Tuesday, December 30, 2003

The First of the Gang To Die

It was nearly midnight when we arrived in Pittsburgh. The Quiet Storm cafe was packed with our fans, making it all the easier to cart our equipment through the deserted club. I deposited my corpse on a sofa at immediate stage-left, and commenced a form of nausea-suppression therapy I like to call not listening to my drummer's opinions on Israel. Our friends, The Bullet Parade, played a stomach-turning rendition of "Shoplifters of the World, Unite and Take Over"--which is to say really first-rate. Carrie attended to my Gore-Tex hood with massage therapy, while Joanne procured peppermint tea to settle my stomach. I felt like a regular Mao Tse-tung; I worried constantly about the shameful spectacle unfolding before our Pittsburgh audience.

Monday, December 29, 2003

The True Meaning of Christmas

Jesus never had anti-bacterial soap--and unless you work in doctor's office, you shouldn't either.

Friday, December 19, 2003

A Warm Missive to Fox News

I was saddened to hear Fox News analyst Liz Trotta associate Moveon.Org with the "World Socialist Movement." I don't know how she arrived at this conclusion, but it's generally regarded as inaccurate, to put it nicely.

Many people enjoy The O'Reilly Factor, and enjoy the guests he features. Let's not discredit Fox's professionalism by making bold, inaccurate claims; or at least without correcting these errors once they are discovered to be wrong. I would like Ms. Trotta to correct herself, for the sake of journalistic integrity and accuracy, which I am certain she holds in high regard.

Thank you for your consideration,

JR Boyd


Through Fox Watch, many of you have helped monitor every single program that has aired on the cable station Fox News Channel for the past month. Those of you participating have filed hundreds and hundreds of reports about distortion, inaccuracies, and bias -- breaches of the basic standards of journalism.

Wednesday night, a Fox Watch monitor caught an outright lie during one of Fox News' flagship programs, The O'Reilly Factor. In a discussion of progressive websites, host Bill O'Reilly called TomPaine.com "the most rank propaganda in the world."

Fox News analyst Liz Trotta responded:

"Well, how many people do you think -- who look at MoveOn.org, know it's affiliated with the World Socialist Movement..."

This outrageous and false charge could only have been intended to discredit the work of MoveOn.org and its members. It is akin to the tactics of the McCarthy era.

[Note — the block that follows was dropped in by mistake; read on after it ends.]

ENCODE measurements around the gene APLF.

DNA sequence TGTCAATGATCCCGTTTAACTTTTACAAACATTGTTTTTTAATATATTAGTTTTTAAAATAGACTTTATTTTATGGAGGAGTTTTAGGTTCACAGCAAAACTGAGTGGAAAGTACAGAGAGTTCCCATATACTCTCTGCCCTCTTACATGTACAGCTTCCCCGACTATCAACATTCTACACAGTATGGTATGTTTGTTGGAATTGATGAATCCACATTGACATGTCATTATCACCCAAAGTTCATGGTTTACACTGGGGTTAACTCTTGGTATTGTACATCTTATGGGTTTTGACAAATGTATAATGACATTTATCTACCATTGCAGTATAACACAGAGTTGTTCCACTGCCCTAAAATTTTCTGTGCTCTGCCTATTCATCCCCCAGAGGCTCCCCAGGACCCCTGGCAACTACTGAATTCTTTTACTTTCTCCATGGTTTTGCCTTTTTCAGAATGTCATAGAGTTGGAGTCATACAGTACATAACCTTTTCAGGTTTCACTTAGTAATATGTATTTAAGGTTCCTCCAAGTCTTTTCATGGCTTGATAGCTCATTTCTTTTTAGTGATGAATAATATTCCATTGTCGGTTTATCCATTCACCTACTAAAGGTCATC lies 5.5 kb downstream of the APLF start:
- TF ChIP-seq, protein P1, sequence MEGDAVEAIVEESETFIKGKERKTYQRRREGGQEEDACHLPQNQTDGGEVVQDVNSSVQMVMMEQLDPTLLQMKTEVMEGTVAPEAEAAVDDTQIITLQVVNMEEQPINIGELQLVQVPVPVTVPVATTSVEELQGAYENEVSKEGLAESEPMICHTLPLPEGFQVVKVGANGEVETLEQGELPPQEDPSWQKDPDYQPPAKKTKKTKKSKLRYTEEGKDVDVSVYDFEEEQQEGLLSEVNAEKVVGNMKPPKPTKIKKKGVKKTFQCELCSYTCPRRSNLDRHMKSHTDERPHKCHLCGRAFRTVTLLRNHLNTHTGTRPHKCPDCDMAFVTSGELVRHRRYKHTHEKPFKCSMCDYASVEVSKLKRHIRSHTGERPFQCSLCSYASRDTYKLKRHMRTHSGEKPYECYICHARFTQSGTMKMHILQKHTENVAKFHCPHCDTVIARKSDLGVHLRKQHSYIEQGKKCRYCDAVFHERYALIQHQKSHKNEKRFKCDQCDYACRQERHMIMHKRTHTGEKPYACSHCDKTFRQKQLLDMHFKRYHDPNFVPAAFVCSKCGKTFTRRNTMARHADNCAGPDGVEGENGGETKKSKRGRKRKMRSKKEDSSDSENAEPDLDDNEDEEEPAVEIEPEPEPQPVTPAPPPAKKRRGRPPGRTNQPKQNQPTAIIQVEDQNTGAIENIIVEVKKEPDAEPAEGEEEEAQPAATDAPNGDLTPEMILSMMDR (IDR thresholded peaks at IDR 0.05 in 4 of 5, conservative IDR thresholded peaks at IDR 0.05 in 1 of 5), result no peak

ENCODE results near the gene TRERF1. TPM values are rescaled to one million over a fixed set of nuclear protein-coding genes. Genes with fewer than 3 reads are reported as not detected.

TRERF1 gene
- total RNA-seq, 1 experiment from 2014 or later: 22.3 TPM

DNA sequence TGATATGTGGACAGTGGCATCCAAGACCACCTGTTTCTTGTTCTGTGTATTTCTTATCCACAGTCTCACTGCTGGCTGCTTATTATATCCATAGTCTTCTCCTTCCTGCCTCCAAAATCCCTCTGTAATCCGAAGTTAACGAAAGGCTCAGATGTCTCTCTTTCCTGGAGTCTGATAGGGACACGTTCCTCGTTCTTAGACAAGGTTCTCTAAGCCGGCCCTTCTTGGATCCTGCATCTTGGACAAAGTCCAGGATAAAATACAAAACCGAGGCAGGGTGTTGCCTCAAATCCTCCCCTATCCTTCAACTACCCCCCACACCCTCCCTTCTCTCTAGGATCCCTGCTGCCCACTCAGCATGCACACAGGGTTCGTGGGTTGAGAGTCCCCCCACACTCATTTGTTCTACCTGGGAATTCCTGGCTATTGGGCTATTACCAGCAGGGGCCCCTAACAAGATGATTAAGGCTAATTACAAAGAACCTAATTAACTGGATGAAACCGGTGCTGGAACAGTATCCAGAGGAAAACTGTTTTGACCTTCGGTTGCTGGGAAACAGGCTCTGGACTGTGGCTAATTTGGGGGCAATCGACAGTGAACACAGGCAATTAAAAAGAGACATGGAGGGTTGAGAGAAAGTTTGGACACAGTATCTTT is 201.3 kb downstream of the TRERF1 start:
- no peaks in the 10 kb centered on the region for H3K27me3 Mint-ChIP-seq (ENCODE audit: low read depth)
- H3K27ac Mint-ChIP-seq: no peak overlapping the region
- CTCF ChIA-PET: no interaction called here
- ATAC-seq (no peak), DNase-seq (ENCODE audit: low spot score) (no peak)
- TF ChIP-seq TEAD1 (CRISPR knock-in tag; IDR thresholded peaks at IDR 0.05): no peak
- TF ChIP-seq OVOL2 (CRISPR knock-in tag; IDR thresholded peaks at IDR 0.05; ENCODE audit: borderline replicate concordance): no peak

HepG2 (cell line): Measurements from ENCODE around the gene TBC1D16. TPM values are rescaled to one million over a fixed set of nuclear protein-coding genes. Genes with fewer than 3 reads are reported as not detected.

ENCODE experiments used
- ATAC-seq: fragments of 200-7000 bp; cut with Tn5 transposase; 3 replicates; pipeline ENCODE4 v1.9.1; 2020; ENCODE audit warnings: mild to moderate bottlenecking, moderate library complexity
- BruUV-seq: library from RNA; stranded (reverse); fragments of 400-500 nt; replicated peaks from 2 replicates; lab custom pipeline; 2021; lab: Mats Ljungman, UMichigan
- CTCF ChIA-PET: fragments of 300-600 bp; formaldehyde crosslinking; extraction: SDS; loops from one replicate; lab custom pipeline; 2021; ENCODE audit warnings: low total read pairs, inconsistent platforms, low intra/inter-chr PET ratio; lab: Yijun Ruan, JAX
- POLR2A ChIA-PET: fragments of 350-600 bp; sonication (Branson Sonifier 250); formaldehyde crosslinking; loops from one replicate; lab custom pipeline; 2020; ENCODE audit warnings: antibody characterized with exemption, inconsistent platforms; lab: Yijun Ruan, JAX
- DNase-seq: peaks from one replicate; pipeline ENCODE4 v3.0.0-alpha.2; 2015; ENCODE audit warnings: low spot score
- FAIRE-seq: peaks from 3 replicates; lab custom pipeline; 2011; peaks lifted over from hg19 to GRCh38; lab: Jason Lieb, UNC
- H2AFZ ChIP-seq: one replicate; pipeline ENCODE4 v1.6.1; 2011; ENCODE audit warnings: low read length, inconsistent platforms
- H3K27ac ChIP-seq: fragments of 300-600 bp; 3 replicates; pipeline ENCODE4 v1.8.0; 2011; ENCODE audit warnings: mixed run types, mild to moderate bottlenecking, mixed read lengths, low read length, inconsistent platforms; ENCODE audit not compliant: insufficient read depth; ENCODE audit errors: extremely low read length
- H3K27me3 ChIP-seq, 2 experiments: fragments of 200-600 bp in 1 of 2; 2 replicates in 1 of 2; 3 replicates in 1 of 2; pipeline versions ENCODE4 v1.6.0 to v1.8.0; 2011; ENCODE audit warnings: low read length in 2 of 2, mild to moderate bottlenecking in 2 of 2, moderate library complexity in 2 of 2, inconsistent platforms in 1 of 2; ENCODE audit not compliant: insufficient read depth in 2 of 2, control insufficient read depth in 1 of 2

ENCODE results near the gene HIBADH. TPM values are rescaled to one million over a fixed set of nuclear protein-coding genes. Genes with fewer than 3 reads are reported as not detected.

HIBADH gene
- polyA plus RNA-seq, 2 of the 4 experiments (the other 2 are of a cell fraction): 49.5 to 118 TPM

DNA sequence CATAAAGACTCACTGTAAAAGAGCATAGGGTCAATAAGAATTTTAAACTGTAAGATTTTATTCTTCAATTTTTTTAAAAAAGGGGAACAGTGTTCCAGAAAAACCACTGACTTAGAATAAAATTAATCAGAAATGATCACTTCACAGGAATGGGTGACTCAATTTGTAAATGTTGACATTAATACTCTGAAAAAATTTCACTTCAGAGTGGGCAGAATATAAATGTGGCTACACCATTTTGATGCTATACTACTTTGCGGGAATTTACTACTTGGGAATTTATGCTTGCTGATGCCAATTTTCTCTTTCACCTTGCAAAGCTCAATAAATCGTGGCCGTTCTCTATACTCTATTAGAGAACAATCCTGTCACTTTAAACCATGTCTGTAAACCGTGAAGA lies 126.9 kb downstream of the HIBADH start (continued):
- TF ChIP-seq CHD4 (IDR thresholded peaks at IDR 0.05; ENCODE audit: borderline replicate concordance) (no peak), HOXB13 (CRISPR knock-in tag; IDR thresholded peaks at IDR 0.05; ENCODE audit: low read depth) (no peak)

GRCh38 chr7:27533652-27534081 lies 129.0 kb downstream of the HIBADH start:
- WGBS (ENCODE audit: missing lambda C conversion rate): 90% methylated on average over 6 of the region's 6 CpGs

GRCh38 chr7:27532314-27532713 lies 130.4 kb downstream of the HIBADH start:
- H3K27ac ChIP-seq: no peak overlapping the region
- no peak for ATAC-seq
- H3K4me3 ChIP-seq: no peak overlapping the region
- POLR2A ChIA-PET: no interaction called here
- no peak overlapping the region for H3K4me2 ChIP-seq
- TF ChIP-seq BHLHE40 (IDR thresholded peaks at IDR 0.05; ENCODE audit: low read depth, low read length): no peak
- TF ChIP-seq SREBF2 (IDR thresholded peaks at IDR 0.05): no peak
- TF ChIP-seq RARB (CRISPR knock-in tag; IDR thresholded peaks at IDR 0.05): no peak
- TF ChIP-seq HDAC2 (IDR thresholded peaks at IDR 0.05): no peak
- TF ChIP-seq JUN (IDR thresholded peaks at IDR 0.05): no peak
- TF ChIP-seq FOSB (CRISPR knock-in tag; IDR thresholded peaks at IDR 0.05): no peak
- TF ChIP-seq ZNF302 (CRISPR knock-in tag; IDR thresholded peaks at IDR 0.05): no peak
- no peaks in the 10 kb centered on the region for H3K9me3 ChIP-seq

Call on Fox News to dismiss Liz Trotta for such an utter lack of journalistic scruples:

Fox News Channel
(212) 301-3000

--Noah T. Winer
December 19, 2003

Monday, December 15, 2003

My Mid-East Crisis

In retrospect, I could have done without the crossfire discussion of the West Bank. I am riding with George and our drummer, Dan, in the last remaining vehicle of the Overlord fleet; Jon, Carrie, and gear have been gathered up by a Pittsburgh-based salvage team also known as Jon's sister in a minivan. We will attempt to make this show. My spirits are high: hot tea and Tylenol have done the trick. I repose in the passenger seat. Somehow, the Israeli-Palestinian conflict comes up. Dan has taken Islam to task in the back seat, and George is not agreeing. I am not either, but I enjoy hearing the perspective, because I think it reflects a popular attitude towards Muslim culture which warrants close attention. George speaks wonderfully to the disparity of power between the two sides, and against the idea that Islam as a religion is uniquely intolerant of other perspectives. The argument escalates, however, and 45 minutes later I no longer have an opinion; but my stomach is ready to make a concluding remark all over the streets of Pittsburgh.
The Capture of George W. Bush

The Democratic candidates just have to take off these kid gloves. I'd begin by asking some hard questions about Republican administrations' past relationship with Saddam. Put that photo of Rumsfeld shaking Saddam's hand in 1983 in the commercials; ask hard questions about former Reaganites now serving in the Bush administration who supported Saddam to the hilt while he was gassing Iranian troops and Kurds; find out who authorized the US sale of chemical and biological precursors to Saddam; and be so rude as to bring up the horrible betrayal committed by Bush senior when he stood aside and let Saddam massacre all those Shiites in 1991, after they rose up in response to a Bush call for the popular overthrow of Saddam. The US military could have shot down those helicopter gunships that massacred Shiites in Najaf and Basra. Bush senior clearly told them to let Saddam enjoy his killing fields. And imagine, the Bush administration officials are actually getting photo ops at the mass graves their predecessors allowed to be filled with bodies!